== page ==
The Differences between U.S. and E.U. Laser Standards

August 1, 1998

4 Min Read
The Differences between U.S. and E.U. Laser Standards

Medical Device & Diagnostic Industry Magazine
MDDI Article Index

An MD&DI August 1998 Column


Karl J. Hejlik, writer and editor for the Laser Institute of America, a professional society that fosters laser applications and safety, describes the differences between U.S. and European standards for medical laser products.

What is the status of the FDA laser radiation standard for medical devices, especially low-power, laser-based diagnostic sensors, compared to the standard in the European Union?

Since the first European standard for laser products (IEC-825) was published in 1984, there have been significant differences between it and the U.S. standard published by FDA's Center for Devices and Radiological Health (CDRH). Over the years, these differences have caused confusion and noncompliance and have increased costs for many manufacturers who ship products to both the United States and Europe.

Both standards have been revised in the past and are now being simultaneously reworked, so harmonizing them is analogous to shooting a moving target from a moving vehicle. Nevertheless, it's been tried. In the most recent effort (Spring 1996), CDRH informally distributed proposed changes to its standard to laser manufacturers and various other interested parties for their input. However, the center could not predict when a formal proposal or revised standard would be completed.

Although a complete examination of these suggested revisions is not possible here, a couple of issues are worth noting.

One change that would affect manufacturers is CDRH's adoption of the International Electrotechnical Commission (IEC) definition for laser classes, including the historically troublesome Class 3A. Although it is hoped there would be only a small number of products affected, there are products in the United States currently defined as Class 3A that would become 3B. This would mean stricter control measures for those devices, as laid out by the American National Standards Institute's Z136.1, "For Safe Use of Lasers."

Another issue is extending the CDRH standard to include light-emitting diodes (LEDs). Although the standard does not require LED sources that are inherently Class 1 to be tested, market pressure is often put on the manufacturer to carry out third-party testing, according to CDRH.

The IEC standard already includes LEDs but exempts inherently Class 1 LED products. For consistency, IEC has extended this exemption to inherently Class 1 laser products. Many experts think that if FDA allows this exemption, underclassified products could be placed on the market, since it is unclear how unlabeled and untested products could be accepted as inherently Class 1.

Industry response to CDRH's proposal to include LEDs in its laser standard was generally negative, so it is unknown whether the two standards can be harmonized on this point.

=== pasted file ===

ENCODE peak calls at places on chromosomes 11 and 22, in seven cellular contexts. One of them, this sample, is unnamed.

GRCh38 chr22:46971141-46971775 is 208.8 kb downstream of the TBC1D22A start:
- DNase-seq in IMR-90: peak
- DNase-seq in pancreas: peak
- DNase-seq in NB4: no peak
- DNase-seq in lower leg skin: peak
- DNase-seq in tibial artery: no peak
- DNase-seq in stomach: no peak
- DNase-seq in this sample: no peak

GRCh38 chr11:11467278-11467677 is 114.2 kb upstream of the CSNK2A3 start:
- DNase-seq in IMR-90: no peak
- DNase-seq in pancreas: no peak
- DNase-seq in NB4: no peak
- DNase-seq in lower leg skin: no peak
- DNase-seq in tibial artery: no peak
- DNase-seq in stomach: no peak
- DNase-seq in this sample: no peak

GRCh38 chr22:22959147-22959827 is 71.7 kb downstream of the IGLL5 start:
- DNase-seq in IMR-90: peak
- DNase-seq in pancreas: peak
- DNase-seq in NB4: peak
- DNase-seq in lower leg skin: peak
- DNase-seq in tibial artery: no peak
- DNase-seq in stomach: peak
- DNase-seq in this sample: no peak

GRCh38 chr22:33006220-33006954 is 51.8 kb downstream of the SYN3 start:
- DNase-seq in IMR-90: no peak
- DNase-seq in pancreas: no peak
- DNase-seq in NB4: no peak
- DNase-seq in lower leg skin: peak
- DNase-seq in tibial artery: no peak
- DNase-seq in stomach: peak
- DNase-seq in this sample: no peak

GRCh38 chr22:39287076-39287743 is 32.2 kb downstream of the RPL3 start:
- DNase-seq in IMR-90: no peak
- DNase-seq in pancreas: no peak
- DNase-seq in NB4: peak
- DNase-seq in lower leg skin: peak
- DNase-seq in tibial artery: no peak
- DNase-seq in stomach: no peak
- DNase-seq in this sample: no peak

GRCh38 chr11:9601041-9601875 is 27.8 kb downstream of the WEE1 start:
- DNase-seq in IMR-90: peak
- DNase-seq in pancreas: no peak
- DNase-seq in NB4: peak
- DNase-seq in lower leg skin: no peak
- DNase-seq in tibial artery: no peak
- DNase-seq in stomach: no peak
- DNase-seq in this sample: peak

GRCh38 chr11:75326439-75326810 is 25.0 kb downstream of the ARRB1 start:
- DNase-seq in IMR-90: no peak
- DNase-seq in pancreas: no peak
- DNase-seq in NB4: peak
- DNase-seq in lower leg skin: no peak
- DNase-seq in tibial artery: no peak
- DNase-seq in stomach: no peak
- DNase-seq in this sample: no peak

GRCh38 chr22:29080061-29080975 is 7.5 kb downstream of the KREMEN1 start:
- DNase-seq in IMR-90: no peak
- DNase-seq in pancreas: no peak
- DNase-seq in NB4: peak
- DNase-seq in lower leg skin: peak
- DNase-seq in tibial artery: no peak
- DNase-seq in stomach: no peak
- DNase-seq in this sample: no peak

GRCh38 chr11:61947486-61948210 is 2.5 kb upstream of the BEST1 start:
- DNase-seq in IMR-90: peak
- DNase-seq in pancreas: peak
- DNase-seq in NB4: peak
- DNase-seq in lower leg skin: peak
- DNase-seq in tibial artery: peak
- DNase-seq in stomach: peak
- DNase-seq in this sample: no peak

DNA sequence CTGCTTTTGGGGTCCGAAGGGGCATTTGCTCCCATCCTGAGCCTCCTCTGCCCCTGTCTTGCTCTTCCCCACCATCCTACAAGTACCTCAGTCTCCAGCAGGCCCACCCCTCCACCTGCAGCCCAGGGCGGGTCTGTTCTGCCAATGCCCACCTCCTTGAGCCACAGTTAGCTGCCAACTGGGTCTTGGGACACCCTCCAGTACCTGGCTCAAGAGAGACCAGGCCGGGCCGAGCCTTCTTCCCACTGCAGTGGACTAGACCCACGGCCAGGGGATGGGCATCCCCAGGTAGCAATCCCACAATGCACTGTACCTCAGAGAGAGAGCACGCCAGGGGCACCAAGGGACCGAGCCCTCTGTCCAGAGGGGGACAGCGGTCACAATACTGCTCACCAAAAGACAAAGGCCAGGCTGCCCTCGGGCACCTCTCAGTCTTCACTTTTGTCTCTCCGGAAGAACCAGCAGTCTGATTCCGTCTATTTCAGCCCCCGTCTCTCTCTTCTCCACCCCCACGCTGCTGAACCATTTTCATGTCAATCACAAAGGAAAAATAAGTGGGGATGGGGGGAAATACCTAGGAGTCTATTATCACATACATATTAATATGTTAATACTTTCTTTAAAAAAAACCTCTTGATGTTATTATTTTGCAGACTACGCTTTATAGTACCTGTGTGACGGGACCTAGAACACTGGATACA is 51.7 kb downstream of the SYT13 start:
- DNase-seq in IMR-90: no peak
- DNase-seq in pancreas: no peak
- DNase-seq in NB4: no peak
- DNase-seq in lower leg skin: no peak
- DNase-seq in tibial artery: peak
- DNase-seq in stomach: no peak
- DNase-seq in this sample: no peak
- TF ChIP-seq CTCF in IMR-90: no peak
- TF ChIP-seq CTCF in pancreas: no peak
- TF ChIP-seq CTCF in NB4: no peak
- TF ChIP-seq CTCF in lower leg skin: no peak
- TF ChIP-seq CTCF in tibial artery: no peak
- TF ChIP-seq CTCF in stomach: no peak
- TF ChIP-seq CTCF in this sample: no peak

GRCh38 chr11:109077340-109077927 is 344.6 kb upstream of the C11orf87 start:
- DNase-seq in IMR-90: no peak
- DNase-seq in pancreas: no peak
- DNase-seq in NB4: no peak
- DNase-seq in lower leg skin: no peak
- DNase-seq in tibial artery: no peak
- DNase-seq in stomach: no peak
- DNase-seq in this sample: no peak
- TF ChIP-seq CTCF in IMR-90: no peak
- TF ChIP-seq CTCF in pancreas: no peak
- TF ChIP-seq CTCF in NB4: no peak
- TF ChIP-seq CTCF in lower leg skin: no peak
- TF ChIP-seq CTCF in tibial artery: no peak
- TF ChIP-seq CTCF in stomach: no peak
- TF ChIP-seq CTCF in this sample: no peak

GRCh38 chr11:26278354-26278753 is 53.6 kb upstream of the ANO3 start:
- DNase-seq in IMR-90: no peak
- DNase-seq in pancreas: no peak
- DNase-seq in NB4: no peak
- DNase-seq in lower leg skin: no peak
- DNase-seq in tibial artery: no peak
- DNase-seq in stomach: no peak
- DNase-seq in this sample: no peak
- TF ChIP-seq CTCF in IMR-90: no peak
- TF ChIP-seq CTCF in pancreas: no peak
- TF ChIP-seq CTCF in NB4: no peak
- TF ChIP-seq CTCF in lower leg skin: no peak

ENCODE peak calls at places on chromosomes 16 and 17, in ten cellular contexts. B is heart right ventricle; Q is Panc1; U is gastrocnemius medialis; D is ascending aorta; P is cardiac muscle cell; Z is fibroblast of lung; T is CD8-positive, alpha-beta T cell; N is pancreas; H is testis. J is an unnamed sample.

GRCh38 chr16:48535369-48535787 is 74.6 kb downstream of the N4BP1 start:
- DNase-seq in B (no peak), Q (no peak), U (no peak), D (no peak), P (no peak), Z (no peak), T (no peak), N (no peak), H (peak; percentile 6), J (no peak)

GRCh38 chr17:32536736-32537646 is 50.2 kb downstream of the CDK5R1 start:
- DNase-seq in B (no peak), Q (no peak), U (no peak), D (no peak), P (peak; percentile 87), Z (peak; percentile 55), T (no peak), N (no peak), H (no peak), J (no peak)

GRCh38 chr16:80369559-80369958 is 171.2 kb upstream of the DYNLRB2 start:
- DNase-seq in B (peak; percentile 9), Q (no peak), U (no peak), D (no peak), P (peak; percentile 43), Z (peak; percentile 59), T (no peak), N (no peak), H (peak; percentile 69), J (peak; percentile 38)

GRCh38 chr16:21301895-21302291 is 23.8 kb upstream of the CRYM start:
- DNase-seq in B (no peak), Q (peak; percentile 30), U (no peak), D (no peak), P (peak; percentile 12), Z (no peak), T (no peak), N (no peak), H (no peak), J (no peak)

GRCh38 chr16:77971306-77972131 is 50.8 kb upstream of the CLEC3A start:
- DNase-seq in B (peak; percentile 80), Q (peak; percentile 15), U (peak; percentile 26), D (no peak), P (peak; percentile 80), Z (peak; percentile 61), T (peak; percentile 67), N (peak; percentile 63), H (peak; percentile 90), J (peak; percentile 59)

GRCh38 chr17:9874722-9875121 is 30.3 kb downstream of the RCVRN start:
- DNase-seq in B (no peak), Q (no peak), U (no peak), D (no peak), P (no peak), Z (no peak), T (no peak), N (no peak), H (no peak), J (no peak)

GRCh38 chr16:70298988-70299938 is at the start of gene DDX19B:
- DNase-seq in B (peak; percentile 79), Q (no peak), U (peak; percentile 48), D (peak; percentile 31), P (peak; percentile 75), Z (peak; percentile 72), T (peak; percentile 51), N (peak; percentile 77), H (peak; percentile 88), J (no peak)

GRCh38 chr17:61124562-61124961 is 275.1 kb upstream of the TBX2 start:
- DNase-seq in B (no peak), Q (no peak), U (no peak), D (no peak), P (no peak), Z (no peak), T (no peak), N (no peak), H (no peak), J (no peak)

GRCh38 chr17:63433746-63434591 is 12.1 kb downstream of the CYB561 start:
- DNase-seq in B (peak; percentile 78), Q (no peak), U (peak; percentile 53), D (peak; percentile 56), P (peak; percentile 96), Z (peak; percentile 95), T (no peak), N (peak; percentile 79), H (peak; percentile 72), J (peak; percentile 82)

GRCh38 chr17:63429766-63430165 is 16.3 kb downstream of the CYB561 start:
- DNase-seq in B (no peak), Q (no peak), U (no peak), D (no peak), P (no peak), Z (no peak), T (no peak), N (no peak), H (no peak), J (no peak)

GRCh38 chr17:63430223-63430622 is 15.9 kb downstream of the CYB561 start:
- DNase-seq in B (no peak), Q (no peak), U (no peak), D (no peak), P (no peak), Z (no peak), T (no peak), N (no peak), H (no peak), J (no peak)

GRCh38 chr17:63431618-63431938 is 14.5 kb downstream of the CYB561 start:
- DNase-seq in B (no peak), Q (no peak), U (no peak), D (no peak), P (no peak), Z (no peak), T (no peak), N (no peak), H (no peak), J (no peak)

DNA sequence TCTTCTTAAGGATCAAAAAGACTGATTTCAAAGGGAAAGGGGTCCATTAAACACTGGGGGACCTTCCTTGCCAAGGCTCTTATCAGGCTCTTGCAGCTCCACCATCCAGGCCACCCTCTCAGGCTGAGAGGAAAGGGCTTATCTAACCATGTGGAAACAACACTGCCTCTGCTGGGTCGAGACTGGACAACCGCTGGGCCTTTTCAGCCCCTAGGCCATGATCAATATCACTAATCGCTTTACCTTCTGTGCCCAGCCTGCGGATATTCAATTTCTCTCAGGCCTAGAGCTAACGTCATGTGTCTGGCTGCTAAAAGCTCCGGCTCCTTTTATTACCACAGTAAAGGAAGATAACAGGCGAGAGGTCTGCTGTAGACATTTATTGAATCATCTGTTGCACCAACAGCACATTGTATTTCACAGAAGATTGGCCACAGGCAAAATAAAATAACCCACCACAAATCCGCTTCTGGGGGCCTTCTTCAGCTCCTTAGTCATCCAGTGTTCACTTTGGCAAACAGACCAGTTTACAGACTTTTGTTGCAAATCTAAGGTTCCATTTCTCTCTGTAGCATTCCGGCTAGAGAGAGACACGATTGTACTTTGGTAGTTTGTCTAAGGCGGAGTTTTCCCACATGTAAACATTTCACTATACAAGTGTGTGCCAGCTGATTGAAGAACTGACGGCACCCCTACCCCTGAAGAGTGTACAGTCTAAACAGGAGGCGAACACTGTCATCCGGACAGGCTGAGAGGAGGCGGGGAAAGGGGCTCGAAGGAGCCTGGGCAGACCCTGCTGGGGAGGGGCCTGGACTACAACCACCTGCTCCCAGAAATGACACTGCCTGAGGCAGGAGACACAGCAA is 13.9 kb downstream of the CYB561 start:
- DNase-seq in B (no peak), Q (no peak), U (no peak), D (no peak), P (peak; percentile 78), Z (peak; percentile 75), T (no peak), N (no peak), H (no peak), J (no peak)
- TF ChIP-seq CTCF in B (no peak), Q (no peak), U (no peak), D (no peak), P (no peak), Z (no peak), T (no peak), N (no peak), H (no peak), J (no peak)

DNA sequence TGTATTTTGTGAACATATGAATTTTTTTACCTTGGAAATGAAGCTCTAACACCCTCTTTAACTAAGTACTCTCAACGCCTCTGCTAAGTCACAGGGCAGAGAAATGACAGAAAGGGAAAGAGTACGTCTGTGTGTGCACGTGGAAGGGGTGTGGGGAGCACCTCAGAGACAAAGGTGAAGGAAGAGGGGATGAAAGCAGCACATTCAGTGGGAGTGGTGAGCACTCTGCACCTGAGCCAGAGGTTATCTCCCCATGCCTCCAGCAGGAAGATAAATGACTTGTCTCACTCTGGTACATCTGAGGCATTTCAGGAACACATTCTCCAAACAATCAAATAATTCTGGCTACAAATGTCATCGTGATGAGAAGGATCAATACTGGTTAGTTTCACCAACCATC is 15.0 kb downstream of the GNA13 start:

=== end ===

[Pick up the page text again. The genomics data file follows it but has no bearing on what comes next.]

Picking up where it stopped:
Other changes proposed by CDRH deal with sampling intervals, repetitive pulses, radiance and irradiance measurements, emission indicators, and beam attenuators.

Medical laser products are defined as those intended for irradiation of the human body for surgery, therapy, or diagnosis. Under both U.S. and European standards, Class 3B and 4 medical laser products must incorporate a means for measuring the level of irradiation to the human body. In the current effort to harmonize the standards, there is an emphasis on accuracy and stability of performance. CDRH proposes that outputs be within ±20% of the preset or selected value. An alarm indicating unacceptable deviance and an emergency stop control would be required on all medical laser devices.

Many devices used in the medical field for diagnosis and other purposes would not be considered medical laser products under the standards and thus would not be subject to any additional regulation—for example, diagnostic devices that only come into contact with cells or tissue samples.

The issues surrounding the U.S. and European standards for laser products are very complex. Questions about laser standards or other laser-related application or safety concerns can be directed to the Laser Institute of America at 1-800-34-LASER or 407/380-1553.

"Help Desk" solicits questions about the design, manufacture, regulation, and sale of medical products and refers them to appropriate experts in the field. A list of topics previously covered can be found in our Help Desk Archives. Send questions to Help Desk, MD&DI, 11444 W. Olympic Blvd., Ste. 900, Los Angeles, CA 90064, fax 310/445-4299, e-mail [email protected]. You can also use our on-line query form.

Although every effort is made to ensure the accuracy of this column, neither the experts nor the editors can guarantee the accuracy of the solutions offered. They also cannot ensure that the proposed answers will work in every situation.

Readers are also encouraged to send comments on the published questions and answers.

Copyright ©1998 Medical Device & Diagnostic Industry

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